Frequently Asked Questions
Select one of the questions to find out it’s answer.
Select one of the questions to find out it’s answer.
In May, 2009, we introduced the WideBody. It's designed to be the widest trailer at the fairing/handlebar level that can use U.S. highways without a wide load sign. It easily accommodates two full-fairing bikes (Ultras, Goldwings, Visions, etc.) and still leaves room to walk out between the bikes after you tie them down. Check them out on our website!
Enclosed Ironhorse Flip Tops come standard with a rolling jack, rear stabilizers, aluminum wheels, radial tires specially made for trailers, LED exterior lights, two interior lights, an aluminum diamond plate tongue cover on the two bikes and WideBodies, two stainless steel license plate screws, an aluminum covered diamond plate threshold plate, and spring assists for the tailgate. Open Ironhorse trailers come standard with white steel wheels, radial tires specially made for trailers, standard exterior lights, wheel chocks and D-rings, a rolling jack, and removable manual push/pull/steer bar.
If there's not a dealer near you, buying from the factory may well be your best option, but there is no cost advantage to bypassing your local dealer. Although we occasionally run seasonal specials, for most of the year, the MSRP is the price.
If you buy from the factory and have it shipped to you, you will pay roughly the same thing the dealer pays to have one shipped to him or her. So no, there is no free lunch. It comes out of your pocket one way or another
They would if the trailers were airtight but the venting that is designed into the trailers allows fumes to escape.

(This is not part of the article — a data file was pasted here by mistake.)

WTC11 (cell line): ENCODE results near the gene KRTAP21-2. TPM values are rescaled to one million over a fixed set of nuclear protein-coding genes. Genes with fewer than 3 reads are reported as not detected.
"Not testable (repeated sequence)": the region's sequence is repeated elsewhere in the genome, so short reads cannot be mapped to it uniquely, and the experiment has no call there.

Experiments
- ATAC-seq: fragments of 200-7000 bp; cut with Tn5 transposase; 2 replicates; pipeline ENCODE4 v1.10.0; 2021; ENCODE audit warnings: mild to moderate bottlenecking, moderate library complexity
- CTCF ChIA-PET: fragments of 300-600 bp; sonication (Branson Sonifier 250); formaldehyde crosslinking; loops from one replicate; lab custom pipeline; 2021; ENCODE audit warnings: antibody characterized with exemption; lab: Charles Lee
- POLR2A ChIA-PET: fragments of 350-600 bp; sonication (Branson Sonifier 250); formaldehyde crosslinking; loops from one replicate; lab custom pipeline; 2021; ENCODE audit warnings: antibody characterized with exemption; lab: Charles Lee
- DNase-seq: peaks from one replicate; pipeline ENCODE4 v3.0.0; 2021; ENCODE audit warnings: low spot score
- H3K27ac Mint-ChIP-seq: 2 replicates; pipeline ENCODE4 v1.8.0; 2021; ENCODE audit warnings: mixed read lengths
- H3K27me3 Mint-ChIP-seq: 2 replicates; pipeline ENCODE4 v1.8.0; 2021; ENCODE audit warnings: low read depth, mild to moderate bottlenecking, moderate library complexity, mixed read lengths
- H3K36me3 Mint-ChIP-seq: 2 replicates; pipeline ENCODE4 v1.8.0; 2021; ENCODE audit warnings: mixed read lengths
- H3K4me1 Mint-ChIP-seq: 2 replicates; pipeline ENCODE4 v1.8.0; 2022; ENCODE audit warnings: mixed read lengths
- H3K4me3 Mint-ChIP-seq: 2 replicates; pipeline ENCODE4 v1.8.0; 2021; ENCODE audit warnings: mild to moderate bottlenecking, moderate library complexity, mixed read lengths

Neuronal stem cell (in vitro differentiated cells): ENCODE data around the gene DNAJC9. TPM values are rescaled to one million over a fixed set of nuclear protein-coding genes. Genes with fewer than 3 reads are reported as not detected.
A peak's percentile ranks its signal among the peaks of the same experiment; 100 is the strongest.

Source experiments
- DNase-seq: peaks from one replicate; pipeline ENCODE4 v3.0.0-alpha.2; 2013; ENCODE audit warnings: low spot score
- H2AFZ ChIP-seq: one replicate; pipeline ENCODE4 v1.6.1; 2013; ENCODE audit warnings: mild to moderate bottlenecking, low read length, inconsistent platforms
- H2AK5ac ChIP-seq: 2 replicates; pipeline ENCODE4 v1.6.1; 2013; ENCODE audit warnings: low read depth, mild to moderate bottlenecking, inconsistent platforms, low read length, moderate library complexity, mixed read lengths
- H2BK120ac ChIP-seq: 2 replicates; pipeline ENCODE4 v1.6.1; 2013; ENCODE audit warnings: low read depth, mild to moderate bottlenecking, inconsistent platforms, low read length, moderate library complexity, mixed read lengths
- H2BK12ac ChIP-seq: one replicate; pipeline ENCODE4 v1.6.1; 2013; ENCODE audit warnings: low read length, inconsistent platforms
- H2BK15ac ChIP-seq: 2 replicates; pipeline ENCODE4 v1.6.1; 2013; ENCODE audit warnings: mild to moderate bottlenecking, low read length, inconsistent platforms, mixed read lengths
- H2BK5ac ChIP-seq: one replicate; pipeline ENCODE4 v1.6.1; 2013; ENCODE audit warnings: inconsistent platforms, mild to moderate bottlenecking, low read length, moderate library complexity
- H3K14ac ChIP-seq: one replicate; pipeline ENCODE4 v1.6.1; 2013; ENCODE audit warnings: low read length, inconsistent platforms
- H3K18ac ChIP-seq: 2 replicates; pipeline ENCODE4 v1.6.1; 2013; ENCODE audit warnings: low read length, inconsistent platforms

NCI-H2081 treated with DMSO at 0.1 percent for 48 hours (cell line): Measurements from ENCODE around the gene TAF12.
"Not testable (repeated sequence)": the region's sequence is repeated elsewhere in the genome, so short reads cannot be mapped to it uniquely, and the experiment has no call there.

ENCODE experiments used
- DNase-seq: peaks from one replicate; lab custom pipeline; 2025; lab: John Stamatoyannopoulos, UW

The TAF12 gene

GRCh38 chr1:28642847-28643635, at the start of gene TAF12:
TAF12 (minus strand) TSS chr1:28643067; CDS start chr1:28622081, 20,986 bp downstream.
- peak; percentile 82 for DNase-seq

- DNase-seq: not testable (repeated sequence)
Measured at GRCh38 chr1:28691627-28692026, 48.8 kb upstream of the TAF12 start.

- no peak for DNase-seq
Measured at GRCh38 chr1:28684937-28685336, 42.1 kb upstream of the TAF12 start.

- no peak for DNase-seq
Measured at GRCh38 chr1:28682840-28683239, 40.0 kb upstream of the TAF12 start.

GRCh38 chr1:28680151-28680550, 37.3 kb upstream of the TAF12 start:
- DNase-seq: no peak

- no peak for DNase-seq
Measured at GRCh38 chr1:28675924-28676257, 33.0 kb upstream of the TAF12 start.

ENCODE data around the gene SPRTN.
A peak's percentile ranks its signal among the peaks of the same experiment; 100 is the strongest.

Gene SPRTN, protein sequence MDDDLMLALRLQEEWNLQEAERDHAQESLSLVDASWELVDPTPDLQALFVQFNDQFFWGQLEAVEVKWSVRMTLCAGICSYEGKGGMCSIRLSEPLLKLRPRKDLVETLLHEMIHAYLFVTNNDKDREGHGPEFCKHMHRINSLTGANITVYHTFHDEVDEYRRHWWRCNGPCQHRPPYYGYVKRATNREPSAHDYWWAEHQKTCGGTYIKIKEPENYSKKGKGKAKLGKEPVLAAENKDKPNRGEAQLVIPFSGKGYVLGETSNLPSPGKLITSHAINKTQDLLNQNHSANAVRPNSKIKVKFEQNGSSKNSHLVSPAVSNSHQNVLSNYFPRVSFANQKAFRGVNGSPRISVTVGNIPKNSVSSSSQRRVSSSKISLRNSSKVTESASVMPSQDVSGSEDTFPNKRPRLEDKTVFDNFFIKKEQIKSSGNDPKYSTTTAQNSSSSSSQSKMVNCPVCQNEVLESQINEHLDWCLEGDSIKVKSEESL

Yes, all Ironhorse Fliptop Trailers are equipped with two interior lights.
No! Since August of 2008 all new Ironhorse chasses have been powder coated, so there won't be any rust to worry about.
A stainless steel D handle and a keyed lock are mounted in the center of the tailgate, which is hinged on the bottom so that it also provides a loading ramp. There's a robust steel upright in each rear corner of the trailer. 3/8" latch rods extend from the door handle through the sides of the tailgate/loading ramp frame. Latching the door extends these rods through corresponding holes in the steel uprights, and turning the key locks the handle and the tailgate.
The surface you ride on in our fliptop trailers is gelcoat with a non-skid surface. Immediately beneath the gelcoat is roughly 3/16" of fiberglass securely laminated to the top of 3/4" Advantek.
Advantek is an engineered wood product manufactured by Huber EngineerednWoods and originally developed to meet the needs of northernnhome builders for a material which would not warp, swell or split if it had to sit under a few inches of snow for several weeks. Unlike plywood, which is made of wood and glue, Advantek is a composite of a little wood and a whole lot of resin (the same resin that is the major ingredient in fiberglass and gelcoat). As a result, our floors are basically impervious to weather and insects.
Our open trailers have the same non-skid gelcoat surface over 1/4" of fiberglass lamintated to the top of 3/4" Advantek which is in turn laminated to another 1/4" of fiberglass on the bottom.
The floors of both kinds of trailers are so strong that wheel chocks and D-rings can be mounted virtually anywhere--not just through frame members.